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Beating Moore’s Law: Scaling Performance for Another Half-Century

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As his 90th birthday approaches, one wonders how Intel co-founder Gordon Moore considers that his famous ‘law’, first postulated in 1965, still pretty much holds true. As revised in the ‘70s, it forecast that the number of transistors in an integrated circuit (read CPU) would double every 18 months, while the cost halved over the same period. That’s why the processing power on a single Xeon CPU today is roughly equivalent to all the mainframes that existed in the world in the early 1960s, which would have occupied a space roughly equivalent to several floors of the Empire State building.

But, there’s a rub. Many experts – physicists and engineers – are now saying we’re about out of room for Moore’s law to continue as in years past. The problem is physics: It is increasingly difficult to continue to shrink IC dies to continue the growth in the number of transistors; the physical limitations of etching dies is now reaching atomic limits that just can’t be exceeded with our current knowledge of the universe. Sad.

So, what’s the answer to continue giving our users the horsepower that the ever-growing app explosion demands? It’s simple: Don’t scale out, scale up.

That need is demonstrated by modern CPUs, which sport a dozen or more cores on a single piece of silicon. For example, Xeon CPUs have up to 18 cores, each one waiting to execute a code segment from the operating system, hypervisor, or application that will deliver the productivity that IT and users have grown to expect over the past five decades. That CPU power is multiplied in two other ways – servers with multiple CPUs, and clustering that connects multiple multi-core, multi-CPU servers to serve the increasing compute demands of machine learning, data analytics, and the IoT onslaught.

Now, we can exceed Moore’s law from a compute standpoint by deploying parallel computing clusters – if we know how to take advantage of all those cores. And the most effective way to do so is by developing code that is both threaded and vectorized. Fortunately for the development community, Intel is furthering their own cause by offering Intel® Parallel Studio XE a set of industry leading tools such as compilers, performance libraries, profilers, debuggers and a performance Python Distribution, that provide parallel processing support for C++, FORTRAN, and Python developers.  A comprehensive toolset for parallelization and more, completely free for fulltime students and educators. Intel Parallel Studio XE includes the Intel® Math Kernel Library (MKL), which accelerates math functions for several compilers,  the Intel® Data Analytics Acceleration Library (DAAL) which helps data scientists both train and tune their models faster and analyze larger data sets, and Intel® Threading Building Blocks (TBB), which lets programmers worry about tasks rather than manipulating threads. Intel® TBB also supports nested parallelism and does load balancing, all resulting in faster execution that scales across an increasing number of cores and processors.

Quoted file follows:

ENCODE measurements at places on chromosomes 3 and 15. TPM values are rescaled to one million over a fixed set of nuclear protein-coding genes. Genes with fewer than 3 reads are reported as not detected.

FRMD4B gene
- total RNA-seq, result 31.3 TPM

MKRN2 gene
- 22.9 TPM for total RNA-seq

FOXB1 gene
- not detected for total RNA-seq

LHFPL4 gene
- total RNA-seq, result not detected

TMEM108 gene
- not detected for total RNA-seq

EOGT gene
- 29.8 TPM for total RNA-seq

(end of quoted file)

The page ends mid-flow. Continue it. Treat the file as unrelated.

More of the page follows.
Of course, writing parallelized and threaded code is just the start, so Intel’s Parallel Studio XE also includes a set of performance profilers, a memory and thread debugger, and design tools that simplify both coding and deployment of newly parallelized code, including the  Intel® Vtune™ Amplifier for profiling, Advisor for vectorizing and threading, and Inspector, which locates the root cause of memory and threading errors before code is published. The total package is a comprehensive set of tools that lets developers exceed Moore’s law by accelerating code performance way beyond a single piece of silicon.

Click here for a free trial of Intel® Parallel Studio XE for yourself!

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